The Taku River Tlingit First Nation (TRTFN) is also leading a unique project to assess the impacts of climate change within their traditional territory. Climate change is causing many of the culturally significant ice patches to melt, exposing organic artifacts to oxygen and leading to rapid deterioration. The TRTFN ice patch mapping project will involve performing archaeological assessments to prevent the degradation of artifacts. Research will be guided by traditional knowledge, Elders and oral histories, when available, and heavily involve community, Elders, youth and Knowledge Keepers.

The Pelly Crossing Selkirk Development Corporation is leading the Selkirk Wind Resource Assessment project through the installation of a Sonic Detection and Ranging (SODAR) system. The initiative includes a feasibility study leading up to the construction of a renewable energy facility, including wind, solar and battery energy storage. Expanding clean energy within the region will have direct benefits for communities, including reduced reliance on diesel, job creation and revenue generation for Selkirk First Nation. 

These projects are delivering important environmental, social and economic benefits that lead to healthier, more sustainable and resilient communities across Yukon and Northern British Columbia. They also build community clean energy capacity and help to avoid the impacts of climate change.

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Ecology

Atlantic Provinces Ready For Aquaculture Growth

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Aquaculture is an important economic driver for rural, coastal and Indigenous communities, and Atlantic Canada is well positioned to increase aquaculture production as global demand for sustainably sourced seafood grows.

That is why the ministers responsible for aquaculture in the Atlantic provinces have agreed to the ongoing development and management of their industries based on common principles. A new memorandum of understanding has been signed by the four ministers, which extends the previous agreement signed in 2008.

“In a time when food security is especially important, it is good to see our aquaculture industry has grown steadily and is poised for continued growth in 2021 based on environmentally responsible, science-based policies and practices,” said Keith Colwell, Minister of Fisheries and Aquaculture for Nova Scotia. “Our Atlantic partnership continues to help the industry grow sustainably.”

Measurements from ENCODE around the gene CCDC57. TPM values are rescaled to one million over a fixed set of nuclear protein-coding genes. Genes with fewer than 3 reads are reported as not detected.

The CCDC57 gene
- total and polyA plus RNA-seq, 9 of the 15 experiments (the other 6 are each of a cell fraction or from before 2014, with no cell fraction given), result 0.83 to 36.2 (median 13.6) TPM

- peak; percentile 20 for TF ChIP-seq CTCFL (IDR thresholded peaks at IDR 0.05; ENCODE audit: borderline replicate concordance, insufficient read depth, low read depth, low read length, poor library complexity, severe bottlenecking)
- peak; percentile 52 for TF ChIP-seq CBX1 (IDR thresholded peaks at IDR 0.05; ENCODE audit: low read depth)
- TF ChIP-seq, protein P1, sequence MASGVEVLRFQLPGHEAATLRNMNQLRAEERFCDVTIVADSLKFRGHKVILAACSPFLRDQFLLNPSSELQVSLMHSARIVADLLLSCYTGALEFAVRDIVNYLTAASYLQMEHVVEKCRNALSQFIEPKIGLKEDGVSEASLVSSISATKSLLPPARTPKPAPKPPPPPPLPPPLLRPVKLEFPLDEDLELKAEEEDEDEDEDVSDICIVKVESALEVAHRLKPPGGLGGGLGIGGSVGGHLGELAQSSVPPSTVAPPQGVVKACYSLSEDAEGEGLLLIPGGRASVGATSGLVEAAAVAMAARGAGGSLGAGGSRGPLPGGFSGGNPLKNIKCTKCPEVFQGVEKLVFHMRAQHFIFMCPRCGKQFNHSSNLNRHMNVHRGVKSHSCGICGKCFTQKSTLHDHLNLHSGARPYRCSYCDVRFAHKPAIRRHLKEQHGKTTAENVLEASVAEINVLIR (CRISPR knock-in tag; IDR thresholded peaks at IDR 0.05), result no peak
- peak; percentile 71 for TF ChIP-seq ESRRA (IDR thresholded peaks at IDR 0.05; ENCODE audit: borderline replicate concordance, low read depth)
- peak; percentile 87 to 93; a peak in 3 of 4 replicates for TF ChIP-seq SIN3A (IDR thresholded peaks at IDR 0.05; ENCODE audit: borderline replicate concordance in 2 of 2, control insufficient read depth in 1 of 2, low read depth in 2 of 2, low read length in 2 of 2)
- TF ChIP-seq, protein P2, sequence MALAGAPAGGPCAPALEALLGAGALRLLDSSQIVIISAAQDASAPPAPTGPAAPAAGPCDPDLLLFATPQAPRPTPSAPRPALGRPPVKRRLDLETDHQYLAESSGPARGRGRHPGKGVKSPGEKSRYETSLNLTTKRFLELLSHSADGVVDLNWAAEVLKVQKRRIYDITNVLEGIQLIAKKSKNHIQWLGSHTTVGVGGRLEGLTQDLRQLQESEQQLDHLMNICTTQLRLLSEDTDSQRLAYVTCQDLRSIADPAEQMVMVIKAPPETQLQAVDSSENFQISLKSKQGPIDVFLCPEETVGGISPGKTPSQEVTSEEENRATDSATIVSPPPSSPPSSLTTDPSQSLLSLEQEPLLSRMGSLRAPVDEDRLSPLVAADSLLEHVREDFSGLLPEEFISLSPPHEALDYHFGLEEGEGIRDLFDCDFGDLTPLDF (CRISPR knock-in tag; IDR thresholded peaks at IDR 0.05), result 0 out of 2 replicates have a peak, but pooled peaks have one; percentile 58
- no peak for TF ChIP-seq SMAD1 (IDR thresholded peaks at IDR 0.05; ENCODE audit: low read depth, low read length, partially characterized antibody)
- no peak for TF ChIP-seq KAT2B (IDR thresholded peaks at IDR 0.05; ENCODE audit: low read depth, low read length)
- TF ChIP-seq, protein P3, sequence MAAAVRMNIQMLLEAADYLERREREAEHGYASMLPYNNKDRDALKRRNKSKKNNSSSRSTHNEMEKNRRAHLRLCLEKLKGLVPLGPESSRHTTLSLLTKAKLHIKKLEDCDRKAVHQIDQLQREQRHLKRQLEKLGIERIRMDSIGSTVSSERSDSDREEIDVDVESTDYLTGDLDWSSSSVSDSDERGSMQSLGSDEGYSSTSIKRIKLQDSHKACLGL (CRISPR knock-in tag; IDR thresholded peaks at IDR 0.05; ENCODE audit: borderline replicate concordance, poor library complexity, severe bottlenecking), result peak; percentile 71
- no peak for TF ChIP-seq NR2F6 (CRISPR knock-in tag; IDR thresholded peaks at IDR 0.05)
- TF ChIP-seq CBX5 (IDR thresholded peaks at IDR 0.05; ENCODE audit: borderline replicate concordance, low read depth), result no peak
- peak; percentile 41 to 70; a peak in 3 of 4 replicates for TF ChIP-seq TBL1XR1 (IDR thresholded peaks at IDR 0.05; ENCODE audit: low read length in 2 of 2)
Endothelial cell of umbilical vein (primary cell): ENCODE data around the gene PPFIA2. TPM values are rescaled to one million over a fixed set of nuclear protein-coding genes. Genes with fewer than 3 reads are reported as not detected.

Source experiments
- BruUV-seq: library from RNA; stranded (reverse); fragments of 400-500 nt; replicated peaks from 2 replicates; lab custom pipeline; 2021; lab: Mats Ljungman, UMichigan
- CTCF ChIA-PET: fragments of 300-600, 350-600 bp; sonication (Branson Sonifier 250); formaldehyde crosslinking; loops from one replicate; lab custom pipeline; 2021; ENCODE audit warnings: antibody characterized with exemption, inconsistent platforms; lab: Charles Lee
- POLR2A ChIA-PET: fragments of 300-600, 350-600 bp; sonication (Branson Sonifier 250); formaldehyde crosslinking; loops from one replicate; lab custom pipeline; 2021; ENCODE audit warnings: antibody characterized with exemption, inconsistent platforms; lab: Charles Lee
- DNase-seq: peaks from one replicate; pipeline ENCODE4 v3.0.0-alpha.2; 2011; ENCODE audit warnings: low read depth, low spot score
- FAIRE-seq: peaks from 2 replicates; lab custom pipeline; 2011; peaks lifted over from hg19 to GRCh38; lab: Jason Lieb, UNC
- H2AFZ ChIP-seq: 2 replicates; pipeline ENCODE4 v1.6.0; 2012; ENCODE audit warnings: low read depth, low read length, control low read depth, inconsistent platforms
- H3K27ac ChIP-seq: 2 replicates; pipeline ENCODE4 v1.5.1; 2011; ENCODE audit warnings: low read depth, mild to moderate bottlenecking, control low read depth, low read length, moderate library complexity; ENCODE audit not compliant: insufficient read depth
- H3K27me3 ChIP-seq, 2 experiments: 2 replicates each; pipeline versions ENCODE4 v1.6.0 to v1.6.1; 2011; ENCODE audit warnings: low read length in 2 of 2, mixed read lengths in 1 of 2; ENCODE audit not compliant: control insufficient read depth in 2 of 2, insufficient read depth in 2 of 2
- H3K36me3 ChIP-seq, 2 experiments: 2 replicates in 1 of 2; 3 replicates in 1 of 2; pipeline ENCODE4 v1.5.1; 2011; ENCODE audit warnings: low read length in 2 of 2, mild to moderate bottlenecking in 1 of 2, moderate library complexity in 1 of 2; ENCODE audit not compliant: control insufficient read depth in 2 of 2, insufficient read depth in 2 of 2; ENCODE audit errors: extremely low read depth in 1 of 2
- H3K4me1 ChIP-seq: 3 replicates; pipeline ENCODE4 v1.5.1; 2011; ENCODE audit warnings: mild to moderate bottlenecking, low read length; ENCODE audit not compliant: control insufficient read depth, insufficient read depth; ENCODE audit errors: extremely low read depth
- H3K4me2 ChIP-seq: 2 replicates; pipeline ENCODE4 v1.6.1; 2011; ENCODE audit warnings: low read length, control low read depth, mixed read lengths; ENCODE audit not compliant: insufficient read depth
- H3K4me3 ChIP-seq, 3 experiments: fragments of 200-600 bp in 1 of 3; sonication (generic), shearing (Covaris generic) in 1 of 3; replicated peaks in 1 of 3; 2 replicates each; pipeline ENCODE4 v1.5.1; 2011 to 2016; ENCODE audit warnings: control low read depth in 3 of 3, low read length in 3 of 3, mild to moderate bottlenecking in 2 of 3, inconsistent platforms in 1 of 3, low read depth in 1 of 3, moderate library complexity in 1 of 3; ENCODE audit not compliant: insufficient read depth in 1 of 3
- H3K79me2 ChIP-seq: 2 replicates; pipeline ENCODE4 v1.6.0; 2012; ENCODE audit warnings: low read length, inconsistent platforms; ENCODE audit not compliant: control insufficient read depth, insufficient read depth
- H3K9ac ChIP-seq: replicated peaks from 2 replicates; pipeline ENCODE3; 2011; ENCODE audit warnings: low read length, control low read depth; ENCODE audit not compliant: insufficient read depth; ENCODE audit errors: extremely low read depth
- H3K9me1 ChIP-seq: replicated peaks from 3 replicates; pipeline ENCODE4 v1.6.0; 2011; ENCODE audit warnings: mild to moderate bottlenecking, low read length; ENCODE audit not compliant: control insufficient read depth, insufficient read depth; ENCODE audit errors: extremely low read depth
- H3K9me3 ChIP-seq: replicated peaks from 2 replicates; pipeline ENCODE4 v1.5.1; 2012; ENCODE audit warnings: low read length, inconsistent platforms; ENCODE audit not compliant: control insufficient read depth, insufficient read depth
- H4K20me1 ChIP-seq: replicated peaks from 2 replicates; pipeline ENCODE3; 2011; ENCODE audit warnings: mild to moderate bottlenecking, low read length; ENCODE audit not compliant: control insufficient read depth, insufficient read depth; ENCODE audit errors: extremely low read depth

Cooperation between the provinces and the aquaculture industry has led to improvements in pest management, environmentally sustainable aquaculture methods, aquatic animal health and policies to support the shared use of marine and freshwater resources. It also aims to align regulation and policy between the provinces to make the regulatory requirements easier to understand by industry and the public.

Each province has a comprehensive and robust legislative and regulatory framework to ensure environmental sustainability, economic prosperity and public accountability. The provinces update their legislation and regulations regularly. Nova Scotia revamped its regulatory framework in 2015; New Brunswick received Royal Assent for a new Aquaculture Act in 2019 and is working on the supporting regulations; Newfoundland and Labrador completely revised its aquaculture policy in 2019; and Prince Edward Island has recently drafted a new Aquaculture Act.

The ministers have agreed to continue to use science-based evidence for management decisions, thereby increasing public and investor confidence in the Atlantic Canadian aquaculture industry.

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Ecology

COMING SOON: A Healthy Environment and a Healthy Economy 2.0

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We all want the same thing: a clean and responsible energy future for our children and future generations while continuing to enjoy a high standard of living.

On December 11, 2020, the Prime Minister announced a new climate plan which he claimed will help achieve Canada’s economic and environmental goals.

The proposed plan by Environment and Climate Change Canada (ECCC) entitled “A Healthy Environment and a Healthy Economy” will have an initial investment of $15 billion of taxpayer’s money. It is built on 5 pillars of action:

  1) Making the Places Canadians Live and Gather More Affordable by Cutting Energy Waste

2) Making Clean, Affordable Transportation and Power Available in Every Community

3) Continuing to Ensure Pollution isn’t Free and Households Get More Money Back

4) Building Canada’s Clean Industrial Advantage

5) Embracing the Power of Nature to Support Healthier Families and More Resilient Communities  

In my paper, “A Healthy Environment and a Healthy Economy 2.0” I will objectively critique each pillar in the government’s new climate plan and provide alternative solutions to the same issues.

  This is an alternative plan that supports workers, protects lower income earners and creates economic growth while respecting the environment and focusing on the dignity of work.

  This plan abandons virtue-signaling projects and relies on Canadian ingenuity to build our economy and restore Canada’s role of responsible leadership in the world.